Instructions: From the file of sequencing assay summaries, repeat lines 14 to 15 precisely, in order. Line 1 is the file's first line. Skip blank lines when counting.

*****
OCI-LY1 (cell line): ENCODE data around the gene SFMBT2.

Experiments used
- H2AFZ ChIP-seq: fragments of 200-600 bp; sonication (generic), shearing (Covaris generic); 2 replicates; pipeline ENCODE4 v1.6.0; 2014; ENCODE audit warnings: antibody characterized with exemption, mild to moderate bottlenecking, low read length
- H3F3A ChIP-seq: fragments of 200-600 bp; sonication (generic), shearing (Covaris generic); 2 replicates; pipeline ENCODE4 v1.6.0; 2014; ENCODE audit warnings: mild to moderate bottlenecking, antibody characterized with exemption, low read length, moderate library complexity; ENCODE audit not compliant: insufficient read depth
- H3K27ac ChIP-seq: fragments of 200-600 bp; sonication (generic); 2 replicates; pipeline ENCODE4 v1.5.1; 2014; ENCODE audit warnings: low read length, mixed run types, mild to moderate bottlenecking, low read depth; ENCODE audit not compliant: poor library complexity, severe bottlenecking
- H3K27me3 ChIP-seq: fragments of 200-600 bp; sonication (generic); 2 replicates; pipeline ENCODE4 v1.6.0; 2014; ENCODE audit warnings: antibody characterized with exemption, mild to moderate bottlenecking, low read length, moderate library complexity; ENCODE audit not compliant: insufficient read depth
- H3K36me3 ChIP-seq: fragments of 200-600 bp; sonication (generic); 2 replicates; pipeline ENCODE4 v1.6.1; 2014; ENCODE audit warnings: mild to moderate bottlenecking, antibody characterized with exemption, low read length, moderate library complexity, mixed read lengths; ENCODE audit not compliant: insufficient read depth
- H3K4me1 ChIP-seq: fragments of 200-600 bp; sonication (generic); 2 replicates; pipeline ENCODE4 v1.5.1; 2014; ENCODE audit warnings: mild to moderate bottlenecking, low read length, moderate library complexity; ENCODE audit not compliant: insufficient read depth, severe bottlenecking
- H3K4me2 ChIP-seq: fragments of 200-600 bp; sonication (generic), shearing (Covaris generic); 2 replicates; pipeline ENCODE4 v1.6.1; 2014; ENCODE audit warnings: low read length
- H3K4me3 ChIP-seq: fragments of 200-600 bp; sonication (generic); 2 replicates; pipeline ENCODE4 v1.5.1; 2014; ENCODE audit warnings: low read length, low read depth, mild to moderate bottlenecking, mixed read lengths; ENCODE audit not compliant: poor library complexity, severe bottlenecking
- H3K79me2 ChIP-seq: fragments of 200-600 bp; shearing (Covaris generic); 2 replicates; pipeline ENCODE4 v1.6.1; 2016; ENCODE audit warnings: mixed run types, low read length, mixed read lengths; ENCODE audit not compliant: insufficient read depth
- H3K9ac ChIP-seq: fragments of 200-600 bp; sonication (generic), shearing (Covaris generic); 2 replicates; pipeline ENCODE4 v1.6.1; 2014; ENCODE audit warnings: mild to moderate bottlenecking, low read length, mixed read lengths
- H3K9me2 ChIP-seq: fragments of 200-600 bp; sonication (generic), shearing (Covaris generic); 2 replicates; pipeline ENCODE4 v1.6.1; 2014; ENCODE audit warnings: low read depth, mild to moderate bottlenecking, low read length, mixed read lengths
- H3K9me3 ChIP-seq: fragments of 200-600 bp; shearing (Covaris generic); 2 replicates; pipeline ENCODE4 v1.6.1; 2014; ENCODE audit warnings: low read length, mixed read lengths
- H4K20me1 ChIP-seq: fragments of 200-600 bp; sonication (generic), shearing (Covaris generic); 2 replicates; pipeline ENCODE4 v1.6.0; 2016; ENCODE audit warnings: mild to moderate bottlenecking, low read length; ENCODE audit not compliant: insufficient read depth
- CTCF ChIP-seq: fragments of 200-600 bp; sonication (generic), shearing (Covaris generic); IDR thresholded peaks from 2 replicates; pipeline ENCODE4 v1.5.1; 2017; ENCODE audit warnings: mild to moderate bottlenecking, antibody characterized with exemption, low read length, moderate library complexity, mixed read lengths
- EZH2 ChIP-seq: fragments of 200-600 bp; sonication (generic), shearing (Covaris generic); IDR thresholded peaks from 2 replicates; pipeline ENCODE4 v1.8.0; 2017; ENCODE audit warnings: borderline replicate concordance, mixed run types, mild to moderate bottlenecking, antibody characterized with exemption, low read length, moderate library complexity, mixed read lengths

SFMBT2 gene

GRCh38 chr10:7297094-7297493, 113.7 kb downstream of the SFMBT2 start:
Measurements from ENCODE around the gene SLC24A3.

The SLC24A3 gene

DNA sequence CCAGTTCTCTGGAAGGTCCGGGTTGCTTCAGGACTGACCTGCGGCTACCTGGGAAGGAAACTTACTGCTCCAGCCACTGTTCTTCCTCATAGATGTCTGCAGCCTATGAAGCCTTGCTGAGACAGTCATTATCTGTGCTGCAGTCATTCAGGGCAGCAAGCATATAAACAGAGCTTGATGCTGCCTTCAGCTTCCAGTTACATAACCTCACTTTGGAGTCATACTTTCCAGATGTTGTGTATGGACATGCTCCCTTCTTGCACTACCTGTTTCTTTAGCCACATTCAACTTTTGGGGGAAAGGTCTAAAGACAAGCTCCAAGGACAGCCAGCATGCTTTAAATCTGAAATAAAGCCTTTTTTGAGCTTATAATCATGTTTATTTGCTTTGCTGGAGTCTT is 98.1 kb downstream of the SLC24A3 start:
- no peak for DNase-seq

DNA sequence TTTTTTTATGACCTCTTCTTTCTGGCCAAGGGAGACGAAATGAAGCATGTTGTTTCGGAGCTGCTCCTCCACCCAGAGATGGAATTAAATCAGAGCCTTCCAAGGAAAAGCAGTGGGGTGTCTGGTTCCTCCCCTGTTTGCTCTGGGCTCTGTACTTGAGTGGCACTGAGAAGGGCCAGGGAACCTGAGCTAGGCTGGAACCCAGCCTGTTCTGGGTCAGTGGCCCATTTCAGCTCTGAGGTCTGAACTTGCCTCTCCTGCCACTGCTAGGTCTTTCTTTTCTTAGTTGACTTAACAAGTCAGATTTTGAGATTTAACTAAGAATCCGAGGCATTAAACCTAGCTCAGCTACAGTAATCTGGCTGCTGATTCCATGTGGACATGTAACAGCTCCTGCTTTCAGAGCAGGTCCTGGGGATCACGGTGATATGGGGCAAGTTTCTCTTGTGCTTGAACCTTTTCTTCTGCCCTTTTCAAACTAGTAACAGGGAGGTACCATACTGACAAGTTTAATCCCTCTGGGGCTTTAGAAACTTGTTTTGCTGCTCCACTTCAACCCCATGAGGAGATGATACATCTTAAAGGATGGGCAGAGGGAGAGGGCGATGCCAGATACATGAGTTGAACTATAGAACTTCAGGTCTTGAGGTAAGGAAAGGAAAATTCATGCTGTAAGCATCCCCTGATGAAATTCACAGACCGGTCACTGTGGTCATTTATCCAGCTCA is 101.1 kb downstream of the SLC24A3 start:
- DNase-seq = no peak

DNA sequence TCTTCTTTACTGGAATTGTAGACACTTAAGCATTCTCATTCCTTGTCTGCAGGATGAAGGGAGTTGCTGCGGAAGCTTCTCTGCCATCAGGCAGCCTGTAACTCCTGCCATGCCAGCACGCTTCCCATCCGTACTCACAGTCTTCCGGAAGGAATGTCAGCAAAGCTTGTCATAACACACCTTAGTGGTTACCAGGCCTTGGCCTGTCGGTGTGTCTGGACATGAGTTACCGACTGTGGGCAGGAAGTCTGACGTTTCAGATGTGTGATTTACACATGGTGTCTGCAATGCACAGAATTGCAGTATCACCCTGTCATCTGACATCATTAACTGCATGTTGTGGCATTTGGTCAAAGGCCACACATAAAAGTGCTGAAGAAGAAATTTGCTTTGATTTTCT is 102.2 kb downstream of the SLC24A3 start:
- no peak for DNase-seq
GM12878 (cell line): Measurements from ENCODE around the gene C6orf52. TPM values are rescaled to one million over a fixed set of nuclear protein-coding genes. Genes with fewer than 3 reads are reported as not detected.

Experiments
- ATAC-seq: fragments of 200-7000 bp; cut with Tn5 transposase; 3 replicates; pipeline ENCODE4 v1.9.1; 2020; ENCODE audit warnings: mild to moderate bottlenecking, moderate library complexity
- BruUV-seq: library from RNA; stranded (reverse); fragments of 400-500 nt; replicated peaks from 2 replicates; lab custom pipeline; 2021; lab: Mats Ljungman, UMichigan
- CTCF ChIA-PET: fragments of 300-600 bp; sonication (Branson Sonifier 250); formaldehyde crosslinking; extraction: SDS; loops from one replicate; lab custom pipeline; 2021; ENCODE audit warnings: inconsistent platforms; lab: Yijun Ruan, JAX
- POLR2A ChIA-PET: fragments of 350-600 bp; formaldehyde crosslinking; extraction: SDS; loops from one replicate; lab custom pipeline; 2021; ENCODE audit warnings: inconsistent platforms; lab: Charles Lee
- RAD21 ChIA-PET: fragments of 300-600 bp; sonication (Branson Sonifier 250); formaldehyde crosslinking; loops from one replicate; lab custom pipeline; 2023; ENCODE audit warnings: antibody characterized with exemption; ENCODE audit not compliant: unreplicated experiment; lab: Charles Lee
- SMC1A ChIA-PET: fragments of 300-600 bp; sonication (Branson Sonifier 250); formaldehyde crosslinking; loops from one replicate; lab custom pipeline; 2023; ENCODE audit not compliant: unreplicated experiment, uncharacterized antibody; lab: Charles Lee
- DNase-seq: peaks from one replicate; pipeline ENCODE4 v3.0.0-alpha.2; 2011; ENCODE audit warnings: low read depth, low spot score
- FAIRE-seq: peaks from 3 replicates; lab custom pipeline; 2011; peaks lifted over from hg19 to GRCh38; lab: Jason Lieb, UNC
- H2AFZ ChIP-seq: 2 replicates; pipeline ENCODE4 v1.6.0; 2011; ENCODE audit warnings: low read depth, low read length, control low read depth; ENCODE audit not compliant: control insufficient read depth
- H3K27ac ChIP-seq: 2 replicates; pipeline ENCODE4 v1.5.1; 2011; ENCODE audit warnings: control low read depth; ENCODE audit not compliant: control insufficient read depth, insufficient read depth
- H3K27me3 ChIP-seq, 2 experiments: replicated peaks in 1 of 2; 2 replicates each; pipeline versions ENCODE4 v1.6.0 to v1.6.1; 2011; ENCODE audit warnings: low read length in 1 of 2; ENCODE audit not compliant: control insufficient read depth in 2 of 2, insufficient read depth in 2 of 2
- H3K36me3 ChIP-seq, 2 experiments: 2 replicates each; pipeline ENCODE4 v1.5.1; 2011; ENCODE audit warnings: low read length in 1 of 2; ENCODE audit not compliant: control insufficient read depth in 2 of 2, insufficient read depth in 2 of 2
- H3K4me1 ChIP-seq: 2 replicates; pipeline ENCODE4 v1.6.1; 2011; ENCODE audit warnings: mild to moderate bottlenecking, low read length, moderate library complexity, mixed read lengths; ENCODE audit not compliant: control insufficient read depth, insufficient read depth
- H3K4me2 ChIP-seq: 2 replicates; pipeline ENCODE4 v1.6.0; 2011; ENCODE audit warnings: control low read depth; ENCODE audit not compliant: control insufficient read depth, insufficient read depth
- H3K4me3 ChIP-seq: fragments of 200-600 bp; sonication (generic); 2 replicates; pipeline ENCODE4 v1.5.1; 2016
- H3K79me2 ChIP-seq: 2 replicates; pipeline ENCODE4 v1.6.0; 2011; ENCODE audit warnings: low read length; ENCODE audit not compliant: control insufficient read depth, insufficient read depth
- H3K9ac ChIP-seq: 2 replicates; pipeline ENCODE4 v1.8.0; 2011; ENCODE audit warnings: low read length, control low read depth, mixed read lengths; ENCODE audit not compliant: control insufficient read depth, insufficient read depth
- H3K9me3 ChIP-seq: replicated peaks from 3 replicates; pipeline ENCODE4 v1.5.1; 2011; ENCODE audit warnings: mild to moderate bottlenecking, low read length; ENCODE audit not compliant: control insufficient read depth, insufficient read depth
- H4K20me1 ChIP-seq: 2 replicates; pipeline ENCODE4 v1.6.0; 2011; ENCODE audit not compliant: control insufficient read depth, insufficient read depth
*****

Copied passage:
- H3K9me3 ChIP-seq: fragments of 200-600 bp; shearing (Covaris generic); 2 replicates; pipeline ENCODE4 v1.6.1; 2014; ENCODE audit warnings: low read length, mixed read lengths
- H4K20me1 ChIP-seq: fragments of 200-600 bp; sonication (generic), shearing (Covaris generic); 2 replicates; pipeline ENCODE4 v1.6.0; 2016; ENCODE audit warnings: mild to moderate bottlenecking, low read length; ENCODE audit not compliant: insufficient read depth